Additionally, I choose to work a four-day week and take six weeks of vacation a year. I’m fully booked until Jan 2023 and have a continual business pipeline. I think it’s safe to say that I have zero regrets about my decision.
In what ways did you lean on your community for support during your first year?
The Superpath community has been instrumental in giving me the confidence and tools to go freelance. I value and appreciate the conversations and community that Jimmy Daly has worked so hard to build. I also got more active on Twitter and used the platform to engage with other marketers and small business leaders.
A team of Vancouver-based marketers, including Ali Cameron, Haley Cameron, and Jesse Ringer, were also very supportive and helped rebuild my confidence, along with my good friend and senior PayPal manager, Marin Nelson.
Additionally, Dani Stewart, ConvertKit’s content lead, and Rebecca Staffel, Picnic’s director of marketing, have been inspiring leaders to work alongside during my first year of business, and I value our relationship immensely.
What is the biggest lesson you’ve learned during your first year of full-time freelancing?
Without a doubt, always include a late-payment clause on your invoices. After adding a line about a 5% compound interest charge for every seven days an invoice remains unpaid, I haven’t been paid late once.
Also, figure out when you work at your best. For me, it’s between 8am-2pm. I’m usually up at 6am to workout, drink tea (I’m English, so this is a non-negotiable!), and then dive into my day.
Between 2-4pm I struggle to focus, so I spend this time doing hobbies or seeing friends for coffee. Then, I regroup around 5ish for another hour or two to wrap up the day before shutting down in time to enjoy the evening.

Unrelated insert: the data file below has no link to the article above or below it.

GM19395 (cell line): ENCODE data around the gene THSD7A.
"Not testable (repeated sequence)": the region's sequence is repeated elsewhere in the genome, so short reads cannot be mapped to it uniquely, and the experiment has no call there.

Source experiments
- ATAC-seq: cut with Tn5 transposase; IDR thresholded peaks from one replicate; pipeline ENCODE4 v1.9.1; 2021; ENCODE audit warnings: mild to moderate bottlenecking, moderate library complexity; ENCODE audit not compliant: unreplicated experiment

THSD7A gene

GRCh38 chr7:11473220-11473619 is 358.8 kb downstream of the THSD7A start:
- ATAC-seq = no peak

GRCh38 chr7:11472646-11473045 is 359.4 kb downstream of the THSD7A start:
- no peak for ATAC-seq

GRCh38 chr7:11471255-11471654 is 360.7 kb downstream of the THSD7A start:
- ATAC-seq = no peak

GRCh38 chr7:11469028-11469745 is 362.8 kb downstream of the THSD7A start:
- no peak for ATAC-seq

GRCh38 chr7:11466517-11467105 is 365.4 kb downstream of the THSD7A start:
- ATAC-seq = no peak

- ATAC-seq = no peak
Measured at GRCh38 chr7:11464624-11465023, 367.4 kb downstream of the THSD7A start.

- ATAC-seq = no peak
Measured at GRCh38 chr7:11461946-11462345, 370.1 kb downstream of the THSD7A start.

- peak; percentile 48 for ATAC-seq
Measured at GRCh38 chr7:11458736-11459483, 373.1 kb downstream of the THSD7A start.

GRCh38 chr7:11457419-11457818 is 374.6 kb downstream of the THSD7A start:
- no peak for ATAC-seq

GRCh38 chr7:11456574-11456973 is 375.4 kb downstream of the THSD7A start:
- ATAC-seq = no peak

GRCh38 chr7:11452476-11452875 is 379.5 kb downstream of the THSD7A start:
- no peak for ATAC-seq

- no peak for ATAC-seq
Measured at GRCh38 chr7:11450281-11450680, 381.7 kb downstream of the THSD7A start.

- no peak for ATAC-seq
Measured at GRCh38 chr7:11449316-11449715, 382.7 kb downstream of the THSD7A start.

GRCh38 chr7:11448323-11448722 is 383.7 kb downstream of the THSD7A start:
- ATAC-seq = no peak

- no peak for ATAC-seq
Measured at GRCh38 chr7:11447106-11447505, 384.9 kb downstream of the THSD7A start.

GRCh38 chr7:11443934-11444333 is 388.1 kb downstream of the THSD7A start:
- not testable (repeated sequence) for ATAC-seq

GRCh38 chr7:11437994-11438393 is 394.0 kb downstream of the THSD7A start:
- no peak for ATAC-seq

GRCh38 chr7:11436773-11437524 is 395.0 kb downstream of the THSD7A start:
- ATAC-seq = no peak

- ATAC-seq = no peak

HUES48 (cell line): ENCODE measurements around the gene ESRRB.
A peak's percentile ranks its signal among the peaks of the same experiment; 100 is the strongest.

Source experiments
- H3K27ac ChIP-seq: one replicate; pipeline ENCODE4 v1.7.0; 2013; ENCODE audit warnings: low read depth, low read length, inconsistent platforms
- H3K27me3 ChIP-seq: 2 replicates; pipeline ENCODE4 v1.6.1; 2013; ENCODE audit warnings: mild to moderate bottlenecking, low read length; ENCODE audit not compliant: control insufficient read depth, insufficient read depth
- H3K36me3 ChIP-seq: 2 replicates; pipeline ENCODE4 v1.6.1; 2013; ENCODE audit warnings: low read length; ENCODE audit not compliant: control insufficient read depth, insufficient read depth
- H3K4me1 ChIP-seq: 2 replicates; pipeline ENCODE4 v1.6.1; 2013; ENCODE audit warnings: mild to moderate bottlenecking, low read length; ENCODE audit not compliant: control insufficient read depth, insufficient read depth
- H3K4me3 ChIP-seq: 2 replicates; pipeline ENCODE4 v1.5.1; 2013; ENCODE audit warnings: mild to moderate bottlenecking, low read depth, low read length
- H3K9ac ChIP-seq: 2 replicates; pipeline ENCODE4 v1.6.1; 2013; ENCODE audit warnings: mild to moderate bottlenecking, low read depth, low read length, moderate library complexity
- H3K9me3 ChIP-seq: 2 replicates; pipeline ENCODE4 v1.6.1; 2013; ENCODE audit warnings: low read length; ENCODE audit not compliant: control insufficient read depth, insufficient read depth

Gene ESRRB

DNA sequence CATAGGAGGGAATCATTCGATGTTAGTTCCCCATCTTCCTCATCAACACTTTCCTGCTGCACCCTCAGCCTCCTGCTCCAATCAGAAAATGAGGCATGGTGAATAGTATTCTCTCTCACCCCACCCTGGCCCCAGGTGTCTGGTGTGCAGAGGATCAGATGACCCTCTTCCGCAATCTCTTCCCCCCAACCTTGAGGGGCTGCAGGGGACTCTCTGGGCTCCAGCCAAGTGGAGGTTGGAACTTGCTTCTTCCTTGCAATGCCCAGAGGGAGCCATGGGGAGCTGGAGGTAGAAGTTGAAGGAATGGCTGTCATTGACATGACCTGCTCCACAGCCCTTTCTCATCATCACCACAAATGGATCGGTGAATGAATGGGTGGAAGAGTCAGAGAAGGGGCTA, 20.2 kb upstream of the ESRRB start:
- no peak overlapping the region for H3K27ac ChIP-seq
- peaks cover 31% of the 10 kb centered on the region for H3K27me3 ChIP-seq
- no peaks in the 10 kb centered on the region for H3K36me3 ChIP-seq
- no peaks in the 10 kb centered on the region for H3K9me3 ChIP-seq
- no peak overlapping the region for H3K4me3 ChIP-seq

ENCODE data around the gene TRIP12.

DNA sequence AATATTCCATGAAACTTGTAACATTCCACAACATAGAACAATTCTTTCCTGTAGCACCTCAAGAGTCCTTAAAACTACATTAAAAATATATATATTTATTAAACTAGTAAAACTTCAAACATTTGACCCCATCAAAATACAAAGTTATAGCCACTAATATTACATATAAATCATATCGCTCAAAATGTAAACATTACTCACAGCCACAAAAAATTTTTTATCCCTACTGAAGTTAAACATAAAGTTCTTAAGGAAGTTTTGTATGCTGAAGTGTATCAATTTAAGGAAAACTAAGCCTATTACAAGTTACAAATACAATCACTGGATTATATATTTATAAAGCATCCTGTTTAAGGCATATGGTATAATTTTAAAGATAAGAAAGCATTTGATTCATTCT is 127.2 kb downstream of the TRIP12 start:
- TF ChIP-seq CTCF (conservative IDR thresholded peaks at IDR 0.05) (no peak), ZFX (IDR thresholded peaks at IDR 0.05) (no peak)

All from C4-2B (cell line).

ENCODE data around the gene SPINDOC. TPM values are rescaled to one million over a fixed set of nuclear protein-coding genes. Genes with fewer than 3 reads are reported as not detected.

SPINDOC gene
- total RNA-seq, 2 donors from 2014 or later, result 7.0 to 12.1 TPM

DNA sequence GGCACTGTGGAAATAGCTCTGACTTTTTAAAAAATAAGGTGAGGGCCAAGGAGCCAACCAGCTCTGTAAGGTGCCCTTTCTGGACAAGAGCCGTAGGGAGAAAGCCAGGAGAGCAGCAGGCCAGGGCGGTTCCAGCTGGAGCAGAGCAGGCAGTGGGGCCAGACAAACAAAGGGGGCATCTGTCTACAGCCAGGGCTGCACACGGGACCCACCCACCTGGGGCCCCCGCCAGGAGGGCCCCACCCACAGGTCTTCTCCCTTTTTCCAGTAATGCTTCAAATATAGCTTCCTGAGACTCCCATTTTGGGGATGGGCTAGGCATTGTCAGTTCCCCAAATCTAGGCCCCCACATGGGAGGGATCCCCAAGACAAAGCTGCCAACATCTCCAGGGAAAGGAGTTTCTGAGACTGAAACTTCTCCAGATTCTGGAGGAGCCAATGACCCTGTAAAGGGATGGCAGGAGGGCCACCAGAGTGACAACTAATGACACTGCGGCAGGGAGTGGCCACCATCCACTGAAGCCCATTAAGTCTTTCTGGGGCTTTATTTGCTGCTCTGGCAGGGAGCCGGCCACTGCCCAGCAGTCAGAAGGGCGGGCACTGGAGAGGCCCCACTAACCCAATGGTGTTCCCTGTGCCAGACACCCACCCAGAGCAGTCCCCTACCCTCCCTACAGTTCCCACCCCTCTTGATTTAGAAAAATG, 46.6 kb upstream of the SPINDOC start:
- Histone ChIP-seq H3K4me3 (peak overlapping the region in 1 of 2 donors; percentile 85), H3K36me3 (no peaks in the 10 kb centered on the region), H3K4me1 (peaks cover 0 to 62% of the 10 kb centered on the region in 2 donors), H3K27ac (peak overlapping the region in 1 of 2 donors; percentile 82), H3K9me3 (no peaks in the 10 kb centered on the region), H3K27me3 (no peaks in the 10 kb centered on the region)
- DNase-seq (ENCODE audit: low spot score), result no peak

Additionally, I don’t work a full four days in a row — I usually do Monday, Tuesday, Wednesday, and then either Friday or Saturday depending on my mood and what needs to get done. So take the time to figure out a schedule that works best for you, and remember that everyone is different.
What advice do you have for freelancers who are just kicking off their journey?
Apply for the thing even if you’re not sure you can do it. Teach yourself. Take risks. Take on lots of different projects. Build your portfolio. Learn not just how to be amazing at what you do but how to work with clients and earn their trust.
Don’t just meet client expectations, smash them. Deliver consistent value. Learn how to manage a small business (that’s what you are!). Study negotiation tactics. Work hard. Like, really fucking hard — especially if you’re not a cishet white dude. Trust yourself. You have the ability. Don’t be afraid to cut clients or people who mistreat you. Learn the power of “no.”
Use your voice. Support Black women, women of color, trans folks, disabled people, and other marginalized groups. Don’t put people down. Don’t compare yourself to others. Shake off the shitty feedback. Focus on you.
And, lastly, take time off when you need it. Absolutely nothing is more important than your physical and mental well-being. Good luck!